# Time-Based Animation

We can make the sketch animate by using time as an input. Modify `y` so that it is a function of time (`millis()`). This causes the sketch to animate.

``````void setup() {
size(600, 600);
}

void draw() {
background(100);

for (int i = 0; i < 20; i++) {
float x = 10 + 50 * i;
float y = map(sin(i + millis() / 100), -1, 1, 80, 120);
circle(x, y, 20);
}
}``````

Remember that the mathematical sin() function has an output range between -1.0 and 1.0, so we need to map it to some larger value range for the y’s so that we can see circles move. Thus, we use the `map()` function.

Note: Now that the circles are drawn in a different position each time `draw()` is called, it is important to clear the canvas (`background(100)`) at the beginning of `draw()`. Otherwise each circle will be drawn on top of all the circles drawn by previous calls to `draw()`. In all the sketches so far we have drawn the background once in `setup()`, and since all the circles were drawn at the same position, this was not detectable. Now, we have moved the call to `background()` into `draw()`.

Try this: Change the sketch to animate the size of the object, instead of its position. You can base your work on this sketch and a one in XXX.

# Random

The previous sketch uses time to drive one of the shape’s properties (its vertical position). Let’s use `random()` instead.

``````void draw() {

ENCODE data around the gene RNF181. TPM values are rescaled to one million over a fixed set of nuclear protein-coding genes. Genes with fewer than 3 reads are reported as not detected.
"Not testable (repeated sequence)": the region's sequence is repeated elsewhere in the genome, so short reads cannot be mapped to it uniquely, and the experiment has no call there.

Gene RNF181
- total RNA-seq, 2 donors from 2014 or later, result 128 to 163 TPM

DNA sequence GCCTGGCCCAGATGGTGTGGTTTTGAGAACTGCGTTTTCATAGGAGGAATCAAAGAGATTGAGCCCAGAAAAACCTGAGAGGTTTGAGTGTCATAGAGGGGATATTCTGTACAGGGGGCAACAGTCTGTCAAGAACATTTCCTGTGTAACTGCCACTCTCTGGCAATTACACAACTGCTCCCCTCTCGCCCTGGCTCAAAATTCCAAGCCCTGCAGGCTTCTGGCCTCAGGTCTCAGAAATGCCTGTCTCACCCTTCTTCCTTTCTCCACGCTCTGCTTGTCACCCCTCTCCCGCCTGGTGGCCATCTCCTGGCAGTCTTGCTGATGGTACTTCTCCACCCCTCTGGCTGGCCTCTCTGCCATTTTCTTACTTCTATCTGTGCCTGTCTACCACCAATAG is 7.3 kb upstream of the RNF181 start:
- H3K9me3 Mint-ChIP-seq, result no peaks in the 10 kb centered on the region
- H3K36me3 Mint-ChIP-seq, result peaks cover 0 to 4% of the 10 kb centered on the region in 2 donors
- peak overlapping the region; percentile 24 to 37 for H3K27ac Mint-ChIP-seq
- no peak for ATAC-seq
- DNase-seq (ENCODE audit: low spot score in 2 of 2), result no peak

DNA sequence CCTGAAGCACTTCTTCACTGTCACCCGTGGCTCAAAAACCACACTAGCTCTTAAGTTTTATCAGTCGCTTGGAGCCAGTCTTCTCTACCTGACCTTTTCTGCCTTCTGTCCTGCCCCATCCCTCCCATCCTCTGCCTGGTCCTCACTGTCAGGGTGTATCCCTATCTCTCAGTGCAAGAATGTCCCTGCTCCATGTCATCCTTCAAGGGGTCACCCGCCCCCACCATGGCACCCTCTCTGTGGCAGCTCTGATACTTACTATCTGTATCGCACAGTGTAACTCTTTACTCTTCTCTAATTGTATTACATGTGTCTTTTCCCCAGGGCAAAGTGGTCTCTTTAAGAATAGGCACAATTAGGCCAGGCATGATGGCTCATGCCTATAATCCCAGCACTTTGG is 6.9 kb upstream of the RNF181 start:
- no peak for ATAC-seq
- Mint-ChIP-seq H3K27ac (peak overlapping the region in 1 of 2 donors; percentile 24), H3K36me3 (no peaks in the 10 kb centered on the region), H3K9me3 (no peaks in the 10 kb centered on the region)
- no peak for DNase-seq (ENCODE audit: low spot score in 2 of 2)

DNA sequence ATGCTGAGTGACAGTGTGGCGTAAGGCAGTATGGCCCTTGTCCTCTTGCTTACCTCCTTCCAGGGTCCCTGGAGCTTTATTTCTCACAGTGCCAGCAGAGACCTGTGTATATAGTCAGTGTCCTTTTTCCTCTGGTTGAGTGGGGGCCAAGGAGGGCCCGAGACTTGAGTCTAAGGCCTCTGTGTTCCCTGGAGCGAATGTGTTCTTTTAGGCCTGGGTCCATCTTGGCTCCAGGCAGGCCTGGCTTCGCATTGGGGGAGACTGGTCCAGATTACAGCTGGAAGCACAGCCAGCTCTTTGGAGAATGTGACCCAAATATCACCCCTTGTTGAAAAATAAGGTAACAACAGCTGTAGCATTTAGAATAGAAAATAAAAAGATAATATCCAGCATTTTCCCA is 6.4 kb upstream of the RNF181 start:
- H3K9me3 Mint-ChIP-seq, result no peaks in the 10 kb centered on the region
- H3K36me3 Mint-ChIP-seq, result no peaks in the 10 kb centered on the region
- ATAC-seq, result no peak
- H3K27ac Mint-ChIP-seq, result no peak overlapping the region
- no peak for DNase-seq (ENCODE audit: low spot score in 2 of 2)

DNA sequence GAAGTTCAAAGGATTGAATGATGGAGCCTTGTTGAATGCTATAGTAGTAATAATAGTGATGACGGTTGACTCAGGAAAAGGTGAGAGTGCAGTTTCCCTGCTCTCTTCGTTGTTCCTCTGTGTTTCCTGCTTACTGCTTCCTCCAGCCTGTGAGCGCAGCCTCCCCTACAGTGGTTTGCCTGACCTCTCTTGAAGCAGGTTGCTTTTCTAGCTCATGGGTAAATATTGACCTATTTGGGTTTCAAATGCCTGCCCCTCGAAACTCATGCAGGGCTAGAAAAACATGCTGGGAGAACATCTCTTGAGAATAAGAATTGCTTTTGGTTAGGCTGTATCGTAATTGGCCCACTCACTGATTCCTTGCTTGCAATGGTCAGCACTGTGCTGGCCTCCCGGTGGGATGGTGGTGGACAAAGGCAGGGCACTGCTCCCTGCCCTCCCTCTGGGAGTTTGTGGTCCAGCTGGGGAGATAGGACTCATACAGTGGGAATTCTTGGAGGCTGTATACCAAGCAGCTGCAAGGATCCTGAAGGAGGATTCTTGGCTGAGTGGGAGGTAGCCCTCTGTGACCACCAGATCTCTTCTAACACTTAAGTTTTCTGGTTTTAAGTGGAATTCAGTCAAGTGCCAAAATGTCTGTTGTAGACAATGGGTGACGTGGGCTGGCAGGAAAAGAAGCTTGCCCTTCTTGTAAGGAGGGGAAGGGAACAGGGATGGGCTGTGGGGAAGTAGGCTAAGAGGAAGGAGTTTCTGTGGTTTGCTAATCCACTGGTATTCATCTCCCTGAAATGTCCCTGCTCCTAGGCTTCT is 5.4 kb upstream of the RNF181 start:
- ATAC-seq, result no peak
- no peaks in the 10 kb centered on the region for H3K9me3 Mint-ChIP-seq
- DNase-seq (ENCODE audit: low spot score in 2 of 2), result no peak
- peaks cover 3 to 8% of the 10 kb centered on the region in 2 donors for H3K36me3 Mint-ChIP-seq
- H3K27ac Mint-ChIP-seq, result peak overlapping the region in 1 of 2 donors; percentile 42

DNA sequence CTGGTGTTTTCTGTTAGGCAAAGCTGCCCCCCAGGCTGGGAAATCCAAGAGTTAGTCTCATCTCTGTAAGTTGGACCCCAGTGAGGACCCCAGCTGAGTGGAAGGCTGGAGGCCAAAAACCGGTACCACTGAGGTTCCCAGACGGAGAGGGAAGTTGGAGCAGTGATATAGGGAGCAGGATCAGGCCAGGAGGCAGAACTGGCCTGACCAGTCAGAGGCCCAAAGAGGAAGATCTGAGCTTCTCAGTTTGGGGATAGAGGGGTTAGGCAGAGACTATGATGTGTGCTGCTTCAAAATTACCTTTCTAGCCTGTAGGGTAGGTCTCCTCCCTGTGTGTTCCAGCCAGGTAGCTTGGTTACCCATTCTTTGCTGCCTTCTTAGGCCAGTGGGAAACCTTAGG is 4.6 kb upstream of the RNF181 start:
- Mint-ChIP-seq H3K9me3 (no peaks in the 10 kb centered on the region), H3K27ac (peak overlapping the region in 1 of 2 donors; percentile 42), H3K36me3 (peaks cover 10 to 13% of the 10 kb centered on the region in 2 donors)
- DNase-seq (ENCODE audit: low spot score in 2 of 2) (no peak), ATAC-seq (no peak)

background(100);

for (int i = 0; i < 20; i++) {
float x = 10 + 50 * i;
float y = random(80, 120);
circle(x, y, 20);
}
noLoop();
}``````

Note: There are three screenshots next to the code, to show that the `random()` returns a different sequence of values, and therefore the sketch draws a different image, each time it is run.

The `noLoop()` function prevents `draw()` from being called more than once. Let’s see what would happen if we removed it.

``````void draw() {
background(100);

for (int i = 0; i < 20; i++) {
float x = 10 + 50 * i;
float y = random(80, 120);
circle(x, y, 20);
}

}``````

Aargh! Just as the previous sketch drew the circles at different positions each time it was run, this one draws them at different positions every frame.

What if we want to remember the position from frame to frame, so that we can draw the circles at the same position each time (or, move them in a more organized way that incorporates their previous position)?

In Processing, the way to remember things is to use a variable. A variable can hold a single value, but we want to remember several values: the vertical position of each circle. The trick is that the single value that the variables holds can be an array, which itself holds several values. Here’s what it looks like to use an array to hold the y values, inside `draw()`.

``````void draw() {
background(100);

float ys[] = new float[20];

for (int i = 0; i < 20; i++) {
ys[i] = random(80, 120);
}

for (int i = 0; i < 20; i++) {
int x = 10 + 50 * i;
circle(x, ys[i], 20);
}
}``````